To the Editor:
In a recently published Op-ed by Tony Monzo titled, “Critical Race Theory in Public Schools: Diversity, Equity and Inclusion - a Trojan Horse,” Mr. Monzo claims that educating our youth about systemic prejudices is “Marxism.”
In my opinion, this brings us back to the political discourse of the second Red Scare. To say that educating students about race, gender, and sexual orientation is a part of a “socialist agenda” derives from McCarthyism and is a diversion from making positive social change.
Mr. Monzo writes that Marxist ideology says the solution to the power imbalance between the bourgeoisie and the proletariat was to raise the consciousness of the proletariat, seize the means of production, and overthrow the system. This is a generalized but fair understanding.
However, Mr. Monzo goes on to say that now the focus has shifted from “class warfare” to “racial warfare.” He vaguely references the Black Panther movement, which he refers to as a “revolutionary coalition,'' but states that they “lost out” in the 1960s civil rights movement.
I am not here to critique Mr. Monzo’s understanding of the different influences in the fight for racial justice in the 1960s, but rather the insinuation that educating our children on diversity and inclusion derives from Marx or Black Panthers is unfounded.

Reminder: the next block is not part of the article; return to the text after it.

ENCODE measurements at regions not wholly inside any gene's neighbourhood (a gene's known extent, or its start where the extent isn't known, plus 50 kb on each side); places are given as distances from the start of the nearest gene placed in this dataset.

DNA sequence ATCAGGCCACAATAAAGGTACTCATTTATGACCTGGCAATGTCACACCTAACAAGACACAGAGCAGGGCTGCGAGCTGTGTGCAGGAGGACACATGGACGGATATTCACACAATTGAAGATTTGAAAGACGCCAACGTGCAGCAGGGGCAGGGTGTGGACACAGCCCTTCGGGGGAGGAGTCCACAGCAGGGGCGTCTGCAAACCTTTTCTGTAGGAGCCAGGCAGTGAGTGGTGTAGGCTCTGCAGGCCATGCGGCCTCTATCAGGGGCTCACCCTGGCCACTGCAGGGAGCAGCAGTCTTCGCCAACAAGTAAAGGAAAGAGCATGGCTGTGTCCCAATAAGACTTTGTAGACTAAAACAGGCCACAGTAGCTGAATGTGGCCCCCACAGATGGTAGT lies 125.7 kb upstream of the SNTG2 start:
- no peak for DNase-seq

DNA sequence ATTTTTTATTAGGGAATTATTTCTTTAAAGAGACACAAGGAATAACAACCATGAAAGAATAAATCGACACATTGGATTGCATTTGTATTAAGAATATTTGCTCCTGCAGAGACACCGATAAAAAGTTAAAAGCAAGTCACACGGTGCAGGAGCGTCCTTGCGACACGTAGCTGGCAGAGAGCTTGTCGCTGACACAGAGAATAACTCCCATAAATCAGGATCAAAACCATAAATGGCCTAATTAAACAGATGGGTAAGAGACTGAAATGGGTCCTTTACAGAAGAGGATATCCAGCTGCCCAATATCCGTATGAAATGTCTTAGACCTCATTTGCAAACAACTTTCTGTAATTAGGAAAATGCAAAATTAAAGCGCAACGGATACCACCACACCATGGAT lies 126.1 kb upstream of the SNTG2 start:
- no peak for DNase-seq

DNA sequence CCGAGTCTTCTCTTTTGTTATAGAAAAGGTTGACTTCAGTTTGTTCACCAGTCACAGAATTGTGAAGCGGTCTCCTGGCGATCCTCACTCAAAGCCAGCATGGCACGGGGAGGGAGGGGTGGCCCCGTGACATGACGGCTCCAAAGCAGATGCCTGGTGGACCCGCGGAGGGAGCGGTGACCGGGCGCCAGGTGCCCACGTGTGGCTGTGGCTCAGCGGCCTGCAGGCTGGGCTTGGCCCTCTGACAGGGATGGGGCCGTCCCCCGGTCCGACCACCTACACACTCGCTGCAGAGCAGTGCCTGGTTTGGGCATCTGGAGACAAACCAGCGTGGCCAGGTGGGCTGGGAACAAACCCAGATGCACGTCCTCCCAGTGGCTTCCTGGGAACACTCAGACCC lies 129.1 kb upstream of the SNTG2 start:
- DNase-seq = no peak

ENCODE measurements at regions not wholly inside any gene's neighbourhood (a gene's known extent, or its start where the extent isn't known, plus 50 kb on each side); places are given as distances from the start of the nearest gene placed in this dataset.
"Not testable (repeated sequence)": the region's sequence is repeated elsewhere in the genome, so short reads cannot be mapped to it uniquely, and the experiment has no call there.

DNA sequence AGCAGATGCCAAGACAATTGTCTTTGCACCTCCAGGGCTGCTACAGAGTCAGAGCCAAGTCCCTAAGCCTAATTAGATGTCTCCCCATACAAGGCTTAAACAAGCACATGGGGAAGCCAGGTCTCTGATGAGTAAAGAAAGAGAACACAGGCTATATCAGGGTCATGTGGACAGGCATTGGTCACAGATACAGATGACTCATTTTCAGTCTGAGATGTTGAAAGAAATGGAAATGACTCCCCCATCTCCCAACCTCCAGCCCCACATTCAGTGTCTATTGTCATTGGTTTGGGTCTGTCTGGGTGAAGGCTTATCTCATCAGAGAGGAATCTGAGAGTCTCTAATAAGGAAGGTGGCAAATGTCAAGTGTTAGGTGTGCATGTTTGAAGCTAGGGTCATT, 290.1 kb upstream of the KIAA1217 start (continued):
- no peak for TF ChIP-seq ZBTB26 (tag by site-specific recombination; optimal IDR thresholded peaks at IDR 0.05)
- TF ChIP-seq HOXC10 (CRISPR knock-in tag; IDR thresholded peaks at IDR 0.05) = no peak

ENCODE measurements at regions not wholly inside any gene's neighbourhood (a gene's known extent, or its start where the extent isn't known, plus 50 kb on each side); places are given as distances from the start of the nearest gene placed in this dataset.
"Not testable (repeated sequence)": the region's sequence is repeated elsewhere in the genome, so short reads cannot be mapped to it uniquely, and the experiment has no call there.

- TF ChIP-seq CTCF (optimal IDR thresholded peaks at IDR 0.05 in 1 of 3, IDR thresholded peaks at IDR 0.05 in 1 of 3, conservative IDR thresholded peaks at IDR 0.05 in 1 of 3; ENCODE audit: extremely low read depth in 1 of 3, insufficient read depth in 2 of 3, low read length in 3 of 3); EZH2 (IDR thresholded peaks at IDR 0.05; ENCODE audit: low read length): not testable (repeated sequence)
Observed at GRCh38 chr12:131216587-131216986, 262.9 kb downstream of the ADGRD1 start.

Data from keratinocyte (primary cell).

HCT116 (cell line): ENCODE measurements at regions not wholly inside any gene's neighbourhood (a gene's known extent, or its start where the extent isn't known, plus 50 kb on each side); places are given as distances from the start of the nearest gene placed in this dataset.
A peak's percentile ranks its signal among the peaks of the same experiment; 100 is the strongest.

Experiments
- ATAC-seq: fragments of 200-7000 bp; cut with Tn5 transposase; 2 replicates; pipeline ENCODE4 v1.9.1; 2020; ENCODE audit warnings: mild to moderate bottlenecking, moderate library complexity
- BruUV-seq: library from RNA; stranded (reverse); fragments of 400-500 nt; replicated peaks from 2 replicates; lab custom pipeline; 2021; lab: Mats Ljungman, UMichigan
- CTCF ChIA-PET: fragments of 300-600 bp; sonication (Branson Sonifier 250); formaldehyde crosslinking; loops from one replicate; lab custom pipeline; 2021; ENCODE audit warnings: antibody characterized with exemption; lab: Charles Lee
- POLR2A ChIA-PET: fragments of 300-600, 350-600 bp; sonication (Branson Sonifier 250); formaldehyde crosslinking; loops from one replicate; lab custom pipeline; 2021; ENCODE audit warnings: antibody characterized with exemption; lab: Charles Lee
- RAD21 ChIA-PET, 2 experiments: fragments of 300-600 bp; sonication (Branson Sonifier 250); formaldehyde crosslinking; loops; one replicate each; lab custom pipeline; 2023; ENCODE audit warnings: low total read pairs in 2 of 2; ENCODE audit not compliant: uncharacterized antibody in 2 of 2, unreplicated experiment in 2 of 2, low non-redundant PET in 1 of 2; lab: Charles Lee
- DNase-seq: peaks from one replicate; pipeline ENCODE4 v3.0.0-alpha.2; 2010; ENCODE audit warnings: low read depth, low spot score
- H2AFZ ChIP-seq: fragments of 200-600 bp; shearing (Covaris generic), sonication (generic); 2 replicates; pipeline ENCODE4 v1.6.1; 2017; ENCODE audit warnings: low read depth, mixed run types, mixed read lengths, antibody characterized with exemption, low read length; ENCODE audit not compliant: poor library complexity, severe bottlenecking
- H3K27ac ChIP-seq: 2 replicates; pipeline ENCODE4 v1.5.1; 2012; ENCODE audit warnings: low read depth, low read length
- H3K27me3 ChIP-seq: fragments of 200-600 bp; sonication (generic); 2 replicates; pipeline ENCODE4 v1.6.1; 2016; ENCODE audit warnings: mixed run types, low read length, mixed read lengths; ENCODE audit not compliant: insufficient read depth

A key detail with Marxism is that it is in favor of revolution instead of reformation. Revolution would be violently overthrowing a system in its entirety and replacing it with something new. Reformation is working within the parameters of the existing system to make changes.
The government adjusting educational curriculums is reformation, not an act of revolution. Denizens of Cape May County, which is 90% white, according to the U.S. Census, having a better understanding of racial disparities will not cause our community to be overthrown into communist disarray.
Instead, what will happen is that we will have a generation of students who are more empathetic to various social issues and will reform our community to become more tolerant.
To be frank, Cape May County desperately needs a healthy dose of tolerance. This past year, we were noted for having doubled the amount of hate crimes in our county from 2019 to 2020. We made the Philadelphia news when a store was vandalized for celebrating LGBT-plus identities.
Perhaps this can be a teachable moment for not only children but adults as well. It might be uncomfortable to acknowledge that not all are treated with equal friendliness in cool Cape May, but acknowledgment is the first step towards making meaningful change, and by this, I don’t mean Marxist “redistribution of resources,” as Mr. Monzo wrote.
Instead, I challenge our community to reflect on our resistance towards teaching our children about prejudice and bias. Why are we afraid of teaching inclusion, equity, and diversity in our schools?
The honest answer is not because of Marxism.
Is it because many of us in this county benefit from the status quo, and we don’t want to lose this privilege? Is it because it’s easier to turn a blind eye to the prejudices that linger in our community rather than confronting them directly?
Are we afraid of telling our children the truth that America has a complicated past with racial justice and equality? Why?
I encourage readers of the Herald not to succumb to McCarthyist scare tactics and instead reflect on not only the benefits but the necessity of educating our children on combating hateful bias and becoming a citizen who truly believes in justice for all. Our county will become a kinder and more welcoming place because of it.